Consumers and retailers are increasingly looking for product packaging that has as little impact on the environment as possible. Brands that can find ways to have a positive effect give themselves a powerful point of differentiation too. But how do you set about sourcing and selecting sustainable packaging for food products?
There has been a consistent increase in consumer interest, research and news about sustainable packaging. Single-use plastics, packaging waste, recycling rates, biodegradable packaging and carbon footprint are all familiar, well-understood ideas.
Consumers embracing sustainable packaging
The Chartered Institute of Marketing warned its members in 2019 of the reputational damage of not adopting and promoting sustainable packaging. It cited that 83% of consumers want plastic-free and zero waste stores in their town, and 88% thought their shopping comes with more wrapping than necessary. Even during COVID-19, Trivium Packaging’s survey found that two-thirds of consumers “still believe it is important to buy products in recyclable packaging” with younger consumers willing to pay more for sustainable packaging.
The role of your packaging
Your packaging is the physical embodiment of your brand. It’s the primary touchpoint for your consumers and helps your product stand out and communicate its contents and benefits. However, it must also get your product from farm or factory to fork in its optimum state. It needs to keep it secure, safe and appealing. It can also be critical to preventing food waste. Of course, it also needs to be feasible in terms of manufacturing and viable in commercial terms. Balancing these demands across the development process, through manufacturing and into the supply chain can be complex. However, taking a structured approach can help you find sustainable packaging for food that delivers on all these criteria.
Identify your requirements, understand your options, shortlist suppliers
Establishing or changing your packaging is a real opportunity to boost your sustainability credentials. Whilst there is a vast amount of packaging options available when you identify the type of packaging your product (and brand) needs, you will be able to narrow down your options and start looking at specific suppliers.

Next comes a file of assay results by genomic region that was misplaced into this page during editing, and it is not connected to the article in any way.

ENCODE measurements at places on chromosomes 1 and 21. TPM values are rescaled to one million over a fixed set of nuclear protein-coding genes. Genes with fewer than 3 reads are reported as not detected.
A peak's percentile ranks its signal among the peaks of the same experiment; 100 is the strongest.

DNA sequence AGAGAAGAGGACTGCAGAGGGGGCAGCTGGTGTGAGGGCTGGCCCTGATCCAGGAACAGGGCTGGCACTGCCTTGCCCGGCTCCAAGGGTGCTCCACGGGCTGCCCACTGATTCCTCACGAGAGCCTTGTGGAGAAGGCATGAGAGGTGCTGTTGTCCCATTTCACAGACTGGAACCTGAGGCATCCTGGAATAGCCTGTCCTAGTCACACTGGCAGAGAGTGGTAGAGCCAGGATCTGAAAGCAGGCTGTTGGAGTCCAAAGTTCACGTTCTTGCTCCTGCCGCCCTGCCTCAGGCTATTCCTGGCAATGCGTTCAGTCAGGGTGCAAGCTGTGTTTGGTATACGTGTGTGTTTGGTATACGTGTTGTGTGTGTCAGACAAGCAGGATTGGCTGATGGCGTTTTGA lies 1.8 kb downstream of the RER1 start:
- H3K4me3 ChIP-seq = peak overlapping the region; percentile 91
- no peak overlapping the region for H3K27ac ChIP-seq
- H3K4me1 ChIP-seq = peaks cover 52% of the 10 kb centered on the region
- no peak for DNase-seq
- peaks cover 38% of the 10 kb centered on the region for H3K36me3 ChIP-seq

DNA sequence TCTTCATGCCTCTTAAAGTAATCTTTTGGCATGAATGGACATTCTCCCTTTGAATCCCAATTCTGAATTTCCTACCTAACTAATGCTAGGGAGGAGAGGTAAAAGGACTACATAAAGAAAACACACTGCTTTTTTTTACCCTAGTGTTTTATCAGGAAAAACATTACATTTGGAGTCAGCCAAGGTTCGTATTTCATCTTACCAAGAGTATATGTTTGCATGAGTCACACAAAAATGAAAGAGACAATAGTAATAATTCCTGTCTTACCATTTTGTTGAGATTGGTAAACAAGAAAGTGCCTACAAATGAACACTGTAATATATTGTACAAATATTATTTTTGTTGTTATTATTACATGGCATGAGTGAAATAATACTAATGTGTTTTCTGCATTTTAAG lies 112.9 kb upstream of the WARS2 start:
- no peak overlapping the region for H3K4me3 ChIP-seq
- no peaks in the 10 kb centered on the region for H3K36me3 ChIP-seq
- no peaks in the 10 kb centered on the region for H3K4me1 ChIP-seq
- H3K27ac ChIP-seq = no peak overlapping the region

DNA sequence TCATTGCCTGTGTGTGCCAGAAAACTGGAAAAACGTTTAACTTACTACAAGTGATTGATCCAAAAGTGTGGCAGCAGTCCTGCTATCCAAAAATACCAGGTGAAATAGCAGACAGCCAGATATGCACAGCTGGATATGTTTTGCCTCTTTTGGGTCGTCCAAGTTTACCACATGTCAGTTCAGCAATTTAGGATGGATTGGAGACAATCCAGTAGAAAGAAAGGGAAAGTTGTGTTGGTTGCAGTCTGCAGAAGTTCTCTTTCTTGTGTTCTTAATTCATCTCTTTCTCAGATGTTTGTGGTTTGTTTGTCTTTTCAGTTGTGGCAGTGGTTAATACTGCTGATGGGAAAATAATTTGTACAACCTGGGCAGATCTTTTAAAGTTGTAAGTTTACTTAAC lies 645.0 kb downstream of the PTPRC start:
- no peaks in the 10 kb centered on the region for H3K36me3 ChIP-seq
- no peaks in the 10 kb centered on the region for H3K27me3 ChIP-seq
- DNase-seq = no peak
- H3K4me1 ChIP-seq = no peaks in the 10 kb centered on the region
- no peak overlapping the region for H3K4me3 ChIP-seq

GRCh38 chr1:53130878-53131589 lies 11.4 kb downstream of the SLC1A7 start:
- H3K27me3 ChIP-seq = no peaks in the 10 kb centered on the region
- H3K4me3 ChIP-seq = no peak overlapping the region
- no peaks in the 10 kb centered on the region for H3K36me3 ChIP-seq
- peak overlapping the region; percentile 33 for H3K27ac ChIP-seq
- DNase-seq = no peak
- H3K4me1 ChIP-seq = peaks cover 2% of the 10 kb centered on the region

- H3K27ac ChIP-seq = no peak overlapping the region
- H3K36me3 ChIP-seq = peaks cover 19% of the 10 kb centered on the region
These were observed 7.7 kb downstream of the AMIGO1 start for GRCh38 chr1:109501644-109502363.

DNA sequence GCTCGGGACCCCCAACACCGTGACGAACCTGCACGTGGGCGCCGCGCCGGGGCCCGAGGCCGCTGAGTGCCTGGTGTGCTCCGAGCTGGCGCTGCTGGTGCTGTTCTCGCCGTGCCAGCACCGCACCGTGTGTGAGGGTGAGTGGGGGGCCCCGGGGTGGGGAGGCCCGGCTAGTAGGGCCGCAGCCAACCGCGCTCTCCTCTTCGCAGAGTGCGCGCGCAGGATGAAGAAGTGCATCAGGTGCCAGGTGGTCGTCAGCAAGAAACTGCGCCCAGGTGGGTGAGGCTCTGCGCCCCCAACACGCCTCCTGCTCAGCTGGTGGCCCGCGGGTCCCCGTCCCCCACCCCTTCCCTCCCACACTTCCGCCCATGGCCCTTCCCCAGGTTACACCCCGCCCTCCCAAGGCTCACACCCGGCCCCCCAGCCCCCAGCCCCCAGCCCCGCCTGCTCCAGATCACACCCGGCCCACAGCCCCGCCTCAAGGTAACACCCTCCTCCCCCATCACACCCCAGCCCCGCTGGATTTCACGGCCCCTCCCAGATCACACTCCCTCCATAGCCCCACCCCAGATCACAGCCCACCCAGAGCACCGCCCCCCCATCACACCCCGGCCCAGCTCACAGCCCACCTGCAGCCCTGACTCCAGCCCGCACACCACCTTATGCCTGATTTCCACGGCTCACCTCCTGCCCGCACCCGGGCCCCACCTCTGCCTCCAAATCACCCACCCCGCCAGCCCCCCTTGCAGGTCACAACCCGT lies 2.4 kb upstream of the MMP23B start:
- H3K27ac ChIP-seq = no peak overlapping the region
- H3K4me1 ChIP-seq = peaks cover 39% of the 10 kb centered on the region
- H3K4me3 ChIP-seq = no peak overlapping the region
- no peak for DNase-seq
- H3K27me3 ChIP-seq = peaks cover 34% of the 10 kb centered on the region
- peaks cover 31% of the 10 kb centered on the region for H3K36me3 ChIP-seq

Consider your product, its environmental impact and the supply chain
Minimising the impact your product has on the environment involves understanding materials, carbon footprint, manufacture location, and energy and resources used in production. Combining this picture with an understanding of the recycling infrastructure and options in the markets you’re serving will help to guide you to the best overall impact. There is often a trade-off or balance to be made. For example, is it the right option to import a recyclable package from the other side of the globe?
What retailers are looking for
It isn’t just consumers that are increasingly favouring sustainable packing. Retailers also realise that they have a duty and an opportunity to make a positive impact. They, of course, manage vast amounts of products through their supply chain, so the potential impact of change is significant.
Almost all the major UK supermarkets (and 120 organisations in total) have signed up to the UK Plastics Pact. Launched in 2018 and led by WRAP, its approach is to bring organisations together – retailers, businesses involved in the packaging supply chain, NGOs and government – to hit a series of agreed targets by 2025. The targets include redesign, innovation and use of alternatives to eliminate single-use plastics. Supermarkets want to stock more products with sustainable packaging.
Making it straightforward for customers
Packaging and sustainability significantly influence purchase decisions for many consumers. So, making it clear by considering the certification options available and communicating on-pack and in your marketing will help them understand your commitment.
Navigating sustainability is a continuous process
The packaging sector has always been innovative and changing. However, the options available when it comes to sustainable packaging for food are constantly evolving as legislation is introduced and suppliers innovate. There will be a solution that is right for now, but there will be opportunities to further reduce your impact and increase your viability. Having a toolkit and a structured approach will help you keep on top of the options.
Once you understand the packaging opportunities available to you, look at the recycling infrastructure in the regions you sell. Having understood the options, create a hierarchy of sustainability priorities for your brand then evaluate the options against this list. You will quickly be able to shortlist solutions for today, and roadmap solutions for the future that maybe require higher volumes or are not quite ready to launch yet. Dedicating time to rethinking your packaging from a sustainability perspective and having a toolkit and a structured approach will help you keep on top of the options.